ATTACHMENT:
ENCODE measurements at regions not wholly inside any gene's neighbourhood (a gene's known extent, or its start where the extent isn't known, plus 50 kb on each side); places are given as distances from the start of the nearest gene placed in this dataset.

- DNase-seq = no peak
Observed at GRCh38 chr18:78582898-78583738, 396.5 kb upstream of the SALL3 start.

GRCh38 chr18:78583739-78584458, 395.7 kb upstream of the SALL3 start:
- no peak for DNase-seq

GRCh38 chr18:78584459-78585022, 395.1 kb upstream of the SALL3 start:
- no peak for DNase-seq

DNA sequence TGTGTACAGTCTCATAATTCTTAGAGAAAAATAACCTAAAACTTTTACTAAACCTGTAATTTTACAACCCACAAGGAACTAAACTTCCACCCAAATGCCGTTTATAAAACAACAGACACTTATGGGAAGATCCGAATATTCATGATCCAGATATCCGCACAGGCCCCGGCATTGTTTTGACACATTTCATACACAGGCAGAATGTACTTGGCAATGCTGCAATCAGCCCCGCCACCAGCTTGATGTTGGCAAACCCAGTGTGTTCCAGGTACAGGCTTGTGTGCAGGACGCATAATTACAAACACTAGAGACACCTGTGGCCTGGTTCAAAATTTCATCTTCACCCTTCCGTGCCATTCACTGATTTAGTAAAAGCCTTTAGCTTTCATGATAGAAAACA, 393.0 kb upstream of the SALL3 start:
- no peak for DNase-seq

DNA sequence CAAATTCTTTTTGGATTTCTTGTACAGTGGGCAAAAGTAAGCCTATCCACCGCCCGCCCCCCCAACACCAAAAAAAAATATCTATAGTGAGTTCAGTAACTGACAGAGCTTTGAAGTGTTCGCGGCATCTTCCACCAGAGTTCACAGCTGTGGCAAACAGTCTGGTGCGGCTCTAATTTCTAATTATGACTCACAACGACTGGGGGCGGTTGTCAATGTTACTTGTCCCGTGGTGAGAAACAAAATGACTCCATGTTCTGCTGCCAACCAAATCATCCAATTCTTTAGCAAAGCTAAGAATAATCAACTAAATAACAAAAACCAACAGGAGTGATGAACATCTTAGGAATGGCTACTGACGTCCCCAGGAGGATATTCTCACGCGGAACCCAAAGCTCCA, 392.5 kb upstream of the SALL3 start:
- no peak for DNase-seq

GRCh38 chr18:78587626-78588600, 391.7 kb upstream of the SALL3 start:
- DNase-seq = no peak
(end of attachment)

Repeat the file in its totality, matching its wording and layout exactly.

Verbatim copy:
ENCODE measurements at regions not wholly inside any gene's neighbourhood (a gene's known extent, or its start where the extent isn't known, plus 50 kb on each side); places are given as distances from the start of the nearest gene placed in this dataset.

- DNase-seq = no peak
Observed at GRCh38 chr18:78582898-78583738, 396.5 kb upstream of the SALL3 start.

GRCh38 chr18:78583739-78584458, 395.7 kb upstream of the SALL3 start:
- no peak for DNase-seq

GRCh38 chr18:78584459-78585022, 395.1 kb upstream of the SALL3 start:
- no peak for DNase-seq

DNA sequence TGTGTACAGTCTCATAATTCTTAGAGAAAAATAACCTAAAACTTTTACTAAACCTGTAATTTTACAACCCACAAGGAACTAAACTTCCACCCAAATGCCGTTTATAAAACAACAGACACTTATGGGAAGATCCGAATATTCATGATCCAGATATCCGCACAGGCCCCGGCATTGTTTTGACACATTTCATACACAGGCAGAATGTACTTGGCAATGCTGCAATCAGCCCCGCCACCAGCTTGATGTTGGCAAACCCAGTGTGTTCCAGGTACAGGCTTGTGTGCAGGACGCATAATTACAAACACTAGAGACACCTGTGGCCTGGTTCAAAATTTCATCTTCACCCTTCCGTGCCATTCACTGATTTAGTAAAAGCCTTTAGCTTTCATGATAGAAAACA, 393.0 kb upstream of the SALL3 start:
- no peak for DNase-seq

DNA sequence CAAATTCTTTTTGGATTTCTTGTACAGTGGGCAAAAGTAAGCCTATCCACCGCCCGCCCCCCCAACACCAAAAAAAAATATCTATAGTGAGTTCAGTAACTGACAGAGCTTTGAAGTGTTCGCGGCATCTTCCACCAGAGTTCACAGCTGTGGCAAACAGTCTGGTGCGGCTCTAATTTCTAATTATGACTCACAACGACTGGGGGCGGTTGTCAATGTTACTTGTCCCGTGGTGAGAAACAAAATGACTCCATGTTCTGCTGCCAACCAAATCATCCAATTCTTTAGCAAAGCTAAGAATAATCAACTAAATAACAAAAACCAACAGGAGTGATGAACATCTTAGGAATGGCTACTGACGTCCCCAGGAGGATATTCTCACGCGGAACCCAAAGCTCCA, 392.5 kb upstream of the SALL3 start:
- no peak for DNase-seq

GRCh38 chr18:78587626-78588600, 391.7 kb upstream of the SALL3 start:
- DNase-seq = no peak